2334

2735

2421

2138

2160

2188

2168

2193

2005

2089

2098

2101

2040

2086

2558

2828

2622

2253

2231

2231

2270

2284

2006

2099

2177

2109

2210

2335

2833

3039

2715

2392

2495

2470

2449

2444

2007

2174

2066

2069

2129











Series Id:           LNS12000012

Seasonal Adjusted

Series title: (Seas) Employment Level - 16-19 yrs.

Labor force status: Employed

Type of data: Number in thousands

Age: 16 to 19 years

Year

Jan

Feb

Mar

Apr

May

Jun

Jul

Aug

Sep

Oct

Nov

Dec

Annual

1997

6595

6585

6647

6704

6690

6531

6615

6650

6605

6686

6849

6817


1998

7035

6959

7014

6985

7007

7033

7018

7074

7212

7036

7052

7214


1999

7092

7229

7155

7153

7331

7037

7193

7117

7090

7232

7198

7251


2000

7298

7206

7241

7393

7280

7284

6995

7120

7110

7088

7143

7172


2001

7104

7038

7001

6860

6717

6812

6784

6356

6649

6602

6620

6400


2002

6361

6425

6507

6349

6332

6348

6317

6208

6416

6397

6209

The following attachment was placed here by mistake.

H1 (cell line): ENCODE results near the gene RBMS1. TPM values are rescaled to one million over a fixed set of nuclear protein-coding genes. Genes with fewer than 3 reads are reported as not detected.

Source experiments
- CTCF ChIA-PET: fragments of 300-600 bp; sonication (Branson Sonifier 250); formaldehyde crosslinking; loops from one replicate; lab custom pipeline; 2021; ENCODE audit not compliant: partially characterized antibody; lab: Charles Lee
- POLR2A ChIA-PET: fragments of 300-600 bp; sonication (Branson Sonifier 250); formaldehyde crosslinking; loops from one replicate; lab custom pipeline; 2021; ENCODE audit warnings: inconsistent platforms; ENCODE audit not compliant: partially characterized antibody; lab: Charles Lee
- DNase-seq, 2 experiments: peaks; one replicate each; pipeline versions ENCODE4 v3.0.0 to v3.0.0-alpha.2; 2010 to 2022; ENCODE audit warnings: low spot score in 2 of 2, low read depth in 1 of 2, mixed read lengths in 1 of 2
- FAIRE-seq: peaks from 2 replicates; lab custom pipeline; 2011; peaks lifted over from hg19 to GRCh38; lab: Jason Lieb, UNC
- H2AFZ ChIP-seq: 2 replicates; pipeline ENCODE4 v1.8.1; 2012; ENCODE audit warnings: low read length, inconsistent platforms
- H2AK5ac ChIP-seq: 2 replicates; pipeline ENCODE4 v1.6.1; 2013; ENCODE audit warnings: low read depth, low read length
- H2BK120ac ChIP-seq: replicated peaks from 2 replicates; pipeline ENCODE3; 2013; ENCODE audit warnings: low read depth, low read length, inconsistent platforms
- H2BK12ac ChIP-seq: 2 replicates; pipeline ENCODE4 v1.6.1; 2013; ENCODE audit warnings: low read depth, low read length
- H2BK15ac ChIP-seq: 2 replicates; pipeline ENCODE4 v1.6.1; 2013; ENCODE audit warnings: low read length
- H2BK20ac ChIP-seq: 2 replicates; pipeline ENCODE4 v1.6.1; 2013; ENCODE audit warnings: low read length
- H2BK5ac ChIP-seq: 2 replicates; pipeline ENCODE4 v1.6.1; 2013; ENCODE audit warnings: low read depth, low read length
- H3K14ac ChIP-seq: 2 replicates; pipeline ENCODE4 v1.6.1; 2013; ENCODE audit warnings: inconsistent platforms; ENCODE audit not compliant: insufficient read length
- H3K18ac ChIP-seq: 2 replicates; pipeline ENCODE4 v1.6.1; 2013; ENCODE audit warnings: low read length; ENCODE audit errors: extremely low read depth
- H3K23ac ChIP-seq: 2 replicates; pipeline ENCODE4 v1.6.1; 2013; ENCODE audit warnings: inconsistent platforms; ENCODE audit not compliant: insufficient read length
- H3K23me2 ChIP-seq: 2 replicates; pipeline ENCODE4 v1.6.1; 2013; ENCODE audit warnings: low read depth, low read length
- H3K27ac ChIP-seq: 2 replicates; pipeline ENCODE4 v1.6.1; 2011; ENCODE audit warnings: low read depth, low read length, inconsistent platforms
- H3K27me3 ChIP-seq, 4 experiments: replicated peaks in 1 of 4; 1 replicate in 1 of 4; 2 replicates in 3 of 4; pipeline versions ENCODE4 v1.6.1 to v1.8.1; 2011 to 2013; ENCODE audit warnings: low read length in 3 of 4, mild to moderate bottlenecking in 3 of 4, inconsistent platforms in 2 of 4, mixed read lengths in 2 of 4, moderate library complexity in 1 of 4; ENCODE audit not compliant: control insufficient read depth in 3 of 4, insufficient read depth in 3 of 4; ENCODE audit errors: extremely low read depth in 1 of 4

6139


2003

6096

6054

5875

5945

5932

5880

5844

5865

5862

5851

6005

5855


2004

5975

5891

5762

5908

5903

5818

5895

5923

5895

5933

6035

5948


2005

5918

5813

5948

5912

5920

5990

6014

6060

6056

5970

6015

6081


2006

6090

6153

6150

6169

6215

6253

6197

6079

6060

6161

6202

6200


2007

6145

6078

6019

5970











Series Id:           LNU02000012

Not Seasonally Adjusted

Series title: (Unadj) Employment Level - 16-19 yrs.

Labor force status: Employed

Type of data: Number in thousands

Age: 16 to 19 years

Year

Jan

Feb

Mar

Apr

May

Jun

Jul

Aug

Sep

Oct

Nov

Dec

Annual

1997

5952

6032

6182

6285

6537

7372

8145

7554

6285

6419

6552

6614

6661

1998

6396

6422

6571

6577

6847

7905

8580

7955

6838

6753

6744

7020

7051

1999

6460

6699

6715

6735

7150

7900

8752

7962

6724

6977

6909

7081

7172

2000

6666

6703

6786

6965

7076

8163

8474

7933

6752

6873

6859

7023

7189

2001

6511

6558

6568

6448

6506

7630

8190

7073

6341

6424

6361

6267

6740

2002

5843

5986

6108

5959

6120

7105

7615

6914

6131

6232

5973

5992

6332

2003

5612

5637

5512

5570

5722

6581

7039

6546